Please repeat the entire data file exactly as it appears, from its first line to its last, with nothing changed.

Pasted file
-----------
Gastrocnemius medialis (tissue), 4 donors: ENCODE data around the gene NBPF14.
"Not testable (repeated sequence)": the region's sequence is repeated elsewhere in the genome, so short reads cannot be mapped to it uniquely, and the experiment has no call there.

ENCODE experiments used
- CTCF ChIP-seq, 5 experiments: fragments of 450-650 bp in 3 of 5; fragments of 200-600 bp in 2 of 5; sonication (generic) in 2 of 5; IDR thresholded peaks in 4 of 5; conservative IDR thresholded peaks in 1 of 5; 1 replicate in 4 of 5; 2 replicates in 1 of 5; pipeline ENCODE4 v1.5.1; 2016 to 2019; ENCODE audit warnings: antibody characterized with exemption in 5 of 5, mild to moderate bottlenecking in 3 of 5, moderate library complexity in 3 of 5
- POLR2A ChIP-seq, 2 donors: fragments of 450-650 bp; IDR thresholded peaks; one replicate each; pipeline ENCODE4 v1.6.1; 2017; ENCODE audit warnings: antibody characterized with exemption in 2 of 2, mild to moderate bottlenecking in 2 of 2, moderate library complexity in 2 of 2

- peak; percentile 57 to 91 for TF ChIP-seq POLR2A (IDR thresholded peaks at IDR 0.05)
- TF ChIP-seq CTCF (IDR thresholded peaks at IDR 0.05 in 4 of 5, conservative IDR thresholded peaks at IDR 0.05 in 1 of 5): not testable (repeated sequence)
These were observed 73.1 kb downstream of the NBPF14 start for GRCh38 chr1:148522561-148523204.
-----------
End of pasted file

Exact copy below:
Gastrocnemius medialis (tissue), 4 donors: ENCODE data around the gene NBPF14.
"Not testable (repeated sequence)": the region's sequence is repeated elsewhere in the genome, so short reads cannot be mapped to it uniquely, and the experiment has no call there.

ENCODE experiments used
- CTCF ChIP-seq, 5 experiments: fragments of 450-650 bp in 3 of 5; fragments of 200-600 bp in 2 of 5; sonication (generic) in 2 of 5; IDR thresholded peaks in 4 of 5; conservative IDR thresholded peaks in 1 of 5; 1 replicate in 4 of 5; 2 replicates in 1 of 5; pipeline ENCODE4 v1.5.1; 2016 to 2019; ENCODE audit warnings: antibody characterized with exemption in 5 of 5, mild to moderate bottlenecking in 3 of 5, moderate library complexity in 3 of 5
- POLR2A ChIP-seq, 2 donors: fragments of 450-650 bp; IDR thresholded peaks; one replicate each; pipeline ENCODE4 v1.6.1; 2017; ENCODE audit warnings: antibody characterized with exemption in 2 of 2, mild to moderate bottlenecking in 2 of 2, moderate library complexity in 2 of 2

- peak; percentile 57 to 91 for TF ChIP-seq POLR2A (IDR thresholded peaks at IDR 0.05)
- TF ChIP-seq CTCF (IDR thresholded peaks at IDR 0.05 in 4 of 5, conservative IDR thresholded peaks at IDR 0.05 in 1 of 5): not testable (repeated sequence)
These were observed 73.1 kb downstream of the NBPF14 start for GRCh38 chr1:148522561-148523204.